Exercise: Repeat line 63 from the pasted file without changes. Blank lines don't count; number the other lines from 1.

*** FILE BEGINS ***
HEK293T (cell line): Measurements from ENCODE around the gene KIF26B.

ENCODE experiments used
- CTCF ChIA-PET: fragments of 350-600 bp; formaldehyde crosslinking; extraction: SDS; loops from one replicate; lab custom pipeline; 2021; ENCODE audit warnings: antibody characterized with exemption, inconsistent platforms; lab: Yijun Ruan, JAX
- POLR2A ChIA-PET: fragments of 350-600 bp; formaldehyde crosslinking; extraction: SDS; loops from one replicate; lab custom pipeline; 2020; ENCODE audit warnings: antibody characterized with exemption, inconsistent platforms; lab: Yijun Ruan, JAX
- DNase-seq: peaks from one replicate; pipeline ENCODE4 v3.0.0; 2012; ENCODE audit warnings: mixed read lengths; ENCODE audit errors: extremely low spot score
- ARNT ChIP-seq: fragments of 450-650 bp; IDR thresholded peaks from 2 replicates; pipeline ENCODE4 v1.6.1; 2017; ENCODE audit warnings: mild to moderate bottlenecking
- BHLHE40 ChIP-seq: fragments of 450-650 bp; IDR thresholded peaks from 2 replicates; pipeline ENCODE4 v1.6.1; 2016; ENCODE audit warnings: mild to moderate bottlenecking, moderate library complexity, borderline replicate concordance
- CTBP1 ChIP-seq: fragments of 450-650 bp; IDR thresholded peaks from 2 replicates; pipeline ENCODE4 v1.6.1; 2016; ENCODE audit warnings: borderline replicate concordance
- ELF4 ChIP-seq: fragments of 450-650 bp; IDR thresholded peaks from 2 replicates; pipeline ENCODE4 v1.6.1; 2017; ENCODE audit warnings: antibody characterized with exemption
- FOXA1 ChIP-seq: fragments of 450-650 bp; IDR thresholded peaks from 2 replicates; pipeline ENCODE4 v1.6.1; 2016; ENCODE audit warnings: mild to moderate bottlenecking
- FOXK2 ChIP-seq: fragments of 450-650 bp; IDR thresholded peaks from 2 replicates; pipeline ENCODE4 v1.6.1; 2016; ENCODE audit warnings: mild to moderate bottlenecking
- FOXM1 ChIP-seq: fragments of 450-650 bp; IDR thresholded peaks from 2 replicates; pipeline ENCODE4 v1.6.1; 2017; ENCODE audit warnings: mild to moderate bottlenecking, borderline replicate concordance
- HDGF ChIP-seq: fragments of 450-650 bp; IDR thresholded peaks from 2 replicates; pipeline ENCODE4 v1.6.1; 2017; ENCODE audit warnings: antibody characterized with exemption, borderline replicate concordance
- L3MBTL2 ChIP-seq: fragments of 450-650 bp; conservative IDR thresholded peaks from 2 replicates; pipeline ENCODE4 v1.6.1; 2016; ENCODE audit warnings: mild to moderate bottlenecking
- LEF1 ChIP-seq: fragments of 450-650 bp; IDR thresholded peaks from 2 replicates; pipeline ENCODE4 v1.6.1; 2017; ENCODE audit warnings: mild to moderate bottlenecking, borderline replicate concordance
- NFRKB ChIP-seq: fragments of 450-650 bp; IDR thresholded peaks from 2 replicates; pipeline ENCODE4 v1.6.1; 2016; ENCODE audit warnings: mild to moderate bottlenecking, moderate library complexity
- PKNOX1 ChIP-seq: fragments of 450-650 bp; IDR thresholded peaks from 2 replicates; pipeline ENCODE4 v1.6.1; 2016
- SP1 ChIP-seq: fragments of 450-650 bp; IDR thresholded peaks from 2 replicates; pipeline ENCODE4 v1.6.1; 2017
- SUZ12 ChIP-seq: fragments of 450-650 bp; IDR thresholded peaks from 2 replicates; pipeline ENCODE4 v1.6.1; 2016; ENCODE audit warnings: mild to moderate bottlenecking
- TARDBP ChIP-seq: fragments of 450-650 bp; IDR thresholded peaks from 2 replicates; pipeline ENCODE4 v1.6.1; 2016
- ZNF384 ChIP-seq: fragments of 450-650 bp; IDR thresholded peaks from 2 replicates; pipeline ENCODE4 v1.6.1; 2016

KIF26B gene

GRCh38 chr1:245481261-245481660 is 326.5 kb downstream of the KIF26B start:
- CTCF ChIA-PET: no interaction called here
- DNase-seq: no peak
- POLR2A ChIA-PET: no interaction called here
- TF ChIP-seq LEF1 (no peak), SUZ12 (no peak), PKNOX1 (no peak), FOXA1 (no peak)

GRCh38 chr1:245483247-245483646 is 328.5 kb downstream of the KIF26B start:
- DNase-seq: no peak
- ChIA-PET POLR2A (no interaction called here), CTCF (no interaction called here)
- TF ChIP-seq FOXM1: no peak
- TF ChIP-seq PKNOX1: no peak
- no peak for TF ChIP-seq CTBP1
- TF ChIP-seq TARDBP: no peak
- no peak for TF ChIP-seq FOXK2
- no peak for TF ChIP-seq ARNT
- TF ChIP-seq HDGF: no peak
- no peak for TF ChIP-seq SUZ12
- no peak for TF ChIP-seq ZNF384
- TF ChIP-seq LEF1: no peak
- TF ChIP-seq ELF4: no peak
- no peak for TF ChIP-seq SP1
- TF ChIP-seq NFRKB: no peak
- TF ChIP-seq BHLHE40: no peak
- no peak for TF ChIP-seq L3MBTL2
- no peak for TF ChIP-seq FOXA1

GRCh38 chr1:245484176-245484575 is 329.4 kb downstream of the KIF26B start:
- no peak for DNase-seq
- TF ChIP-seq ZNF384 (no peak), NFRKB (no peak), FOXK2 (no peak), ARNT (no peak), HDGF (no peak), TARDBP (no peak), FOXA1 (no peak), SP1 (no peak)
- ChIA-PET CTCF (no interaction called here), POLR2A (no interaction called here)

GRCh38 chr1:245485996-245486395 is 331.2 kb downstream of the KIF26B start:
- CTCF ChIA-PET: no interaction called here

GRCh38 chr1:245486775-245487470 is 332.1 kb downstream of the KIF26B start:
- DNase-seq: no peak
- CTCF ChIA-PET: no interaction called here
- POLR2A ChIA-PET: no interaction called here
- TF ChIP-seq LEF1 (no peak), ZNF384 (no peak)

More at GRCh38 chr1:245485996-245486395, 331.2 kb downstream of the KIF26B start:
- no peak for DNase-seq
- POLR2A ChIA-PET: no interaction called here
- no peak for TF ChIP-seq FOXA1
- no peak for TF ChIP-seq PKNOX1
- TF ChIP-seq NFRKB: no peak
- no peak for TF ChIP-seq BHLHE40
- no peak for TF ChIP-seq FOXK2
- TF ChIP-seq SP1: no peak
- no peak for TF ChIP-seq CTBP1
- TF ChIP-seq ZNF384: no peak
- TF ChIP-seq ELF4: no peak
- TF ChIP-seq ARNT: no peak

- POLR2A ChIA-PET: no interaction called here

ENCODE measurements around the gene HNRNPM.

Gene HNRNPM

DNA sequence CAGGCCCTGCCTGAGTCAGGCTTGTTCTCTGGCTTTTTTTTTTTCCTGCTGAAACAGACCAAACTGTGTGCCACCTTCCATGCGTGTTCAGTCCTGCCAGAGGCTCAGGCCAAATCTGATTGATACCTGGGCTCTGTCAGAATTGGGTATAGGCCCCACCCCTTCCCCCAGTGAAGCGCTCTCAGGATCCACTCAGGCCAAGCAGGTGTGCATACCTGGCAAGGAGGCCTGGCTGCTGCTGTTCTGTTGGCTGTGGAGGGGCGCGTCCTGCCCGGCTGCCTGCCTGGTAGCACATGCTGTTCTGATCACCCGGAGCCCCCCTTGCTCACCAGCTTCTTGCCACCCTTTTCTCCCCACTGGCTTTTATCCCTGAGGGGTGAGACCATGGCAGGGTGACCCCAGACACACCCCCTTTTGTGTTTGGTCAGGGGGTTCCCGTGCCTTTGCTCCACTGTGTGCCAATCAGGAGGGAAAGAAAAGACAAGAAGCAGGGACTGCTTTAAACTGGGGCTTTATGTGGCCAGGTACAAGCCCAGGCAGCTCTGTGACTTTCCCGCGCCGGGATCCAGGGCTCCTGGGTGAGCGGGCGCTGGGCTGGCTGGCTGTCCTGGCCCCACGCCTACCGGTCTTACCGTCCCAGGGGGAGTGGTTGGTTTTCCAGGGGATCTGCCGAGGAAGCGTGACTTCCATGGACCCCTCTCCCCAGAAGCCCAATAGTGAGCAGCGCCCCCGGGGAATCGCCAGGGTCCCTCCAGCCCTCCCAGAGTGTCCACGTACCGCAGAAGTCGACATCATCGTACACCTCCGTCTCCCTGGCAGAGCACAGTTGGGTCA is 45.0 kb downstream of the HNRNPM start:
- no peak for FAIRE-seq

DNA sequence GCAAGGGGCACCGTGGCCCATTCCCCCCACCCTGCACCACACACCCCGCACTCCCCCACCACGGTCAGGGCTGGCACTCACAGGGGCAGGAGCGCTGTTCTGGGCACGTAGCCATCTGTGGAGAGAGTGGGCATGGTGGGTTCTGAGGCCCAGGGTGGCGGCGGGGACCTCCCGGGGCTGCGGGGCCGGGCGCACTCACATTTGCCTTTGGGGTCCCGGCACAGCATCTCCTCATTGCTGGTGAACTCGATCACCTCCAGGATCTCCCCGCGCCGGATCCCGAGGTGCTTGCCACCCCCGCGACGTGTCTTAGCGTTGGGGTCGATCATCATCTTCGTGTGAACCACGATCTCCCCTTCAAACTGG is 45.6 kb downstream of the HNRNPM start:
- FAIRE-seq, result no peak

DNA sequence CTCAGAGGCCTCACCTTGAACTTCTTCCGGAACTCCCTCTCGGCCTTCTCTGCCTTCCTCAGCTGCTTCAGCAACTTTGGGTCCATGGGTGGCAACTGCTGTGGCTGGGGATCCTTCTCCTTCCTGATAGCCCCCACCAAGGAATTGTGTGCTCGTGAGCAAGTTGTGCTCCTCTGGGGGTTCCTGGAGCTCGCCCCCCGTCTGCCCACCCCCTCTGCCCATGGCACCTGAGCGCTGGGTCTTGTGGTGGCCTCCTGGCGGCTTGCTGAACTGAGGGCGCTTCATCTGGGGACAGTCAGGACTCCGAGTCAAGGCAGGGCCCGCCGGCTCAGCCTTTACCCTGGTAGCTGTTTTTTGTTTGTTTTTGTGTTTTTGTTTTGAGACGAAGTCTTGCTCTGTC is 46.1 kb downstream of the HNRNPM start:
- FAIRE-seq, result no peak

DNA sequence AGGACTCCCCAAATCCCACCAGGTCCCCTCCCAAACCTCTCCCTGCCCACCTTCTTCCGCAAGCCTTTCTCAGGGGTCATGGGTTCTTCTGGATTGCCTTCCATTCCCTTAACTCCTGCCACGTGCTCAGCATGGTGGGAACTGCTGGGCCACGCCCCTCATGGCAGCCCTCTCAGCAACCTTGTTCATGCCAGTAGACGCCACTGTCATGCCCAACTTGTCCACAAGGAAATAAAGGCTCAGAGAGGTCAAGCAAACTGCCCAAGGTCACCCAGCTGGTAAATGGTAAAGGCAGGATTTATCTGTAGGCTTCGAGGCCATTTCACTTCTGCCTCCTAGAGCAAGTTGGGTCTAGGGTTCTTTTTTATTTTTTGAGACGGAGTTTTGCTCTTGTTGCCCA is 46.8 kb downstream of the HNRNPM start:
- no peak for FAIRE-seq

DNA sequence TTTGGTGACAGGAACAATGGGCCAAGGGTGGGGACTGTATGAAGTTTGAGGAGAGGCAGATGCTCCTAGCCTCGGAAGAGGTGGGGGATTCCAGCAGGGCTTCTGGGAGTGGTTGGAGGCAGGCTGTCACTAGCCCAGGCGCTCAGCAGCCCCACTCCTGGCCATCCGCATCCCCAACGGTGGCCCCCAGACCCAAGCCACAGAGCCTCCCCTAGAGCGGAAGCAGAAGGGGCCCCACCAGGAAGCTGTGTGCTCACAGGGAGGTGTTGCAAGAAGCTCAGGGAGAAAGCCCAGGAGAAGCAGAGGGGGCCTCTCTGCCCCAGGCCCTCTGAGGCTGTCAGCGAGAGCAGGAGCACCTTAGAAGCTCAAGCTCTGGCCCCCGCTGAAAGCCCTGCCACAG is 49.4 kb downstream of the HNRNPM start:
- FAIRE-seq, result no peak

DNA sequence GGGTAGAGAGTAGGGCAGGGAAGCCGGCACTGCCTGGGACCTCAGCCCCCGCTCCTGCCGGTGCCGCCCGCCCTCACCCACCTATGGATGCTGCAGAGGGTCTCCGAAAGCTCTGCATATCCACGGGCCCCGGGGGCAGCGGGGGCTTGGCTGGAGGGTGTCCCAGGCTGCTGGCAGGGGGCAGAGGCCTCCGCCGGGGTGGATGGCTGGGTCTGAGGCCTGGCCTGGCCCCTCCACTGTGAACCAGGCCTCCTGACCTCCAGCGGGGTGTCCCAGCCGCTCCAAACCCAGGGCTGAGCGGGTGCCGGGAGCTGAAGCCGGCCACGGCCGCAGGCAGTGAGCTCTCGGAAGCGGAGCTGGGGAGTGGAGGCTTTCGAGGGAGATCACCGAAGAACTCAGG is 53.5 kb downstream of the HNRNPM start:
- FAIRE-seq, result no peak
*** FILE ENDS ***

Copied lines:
- TF ChIP-seq NFRKB: no peak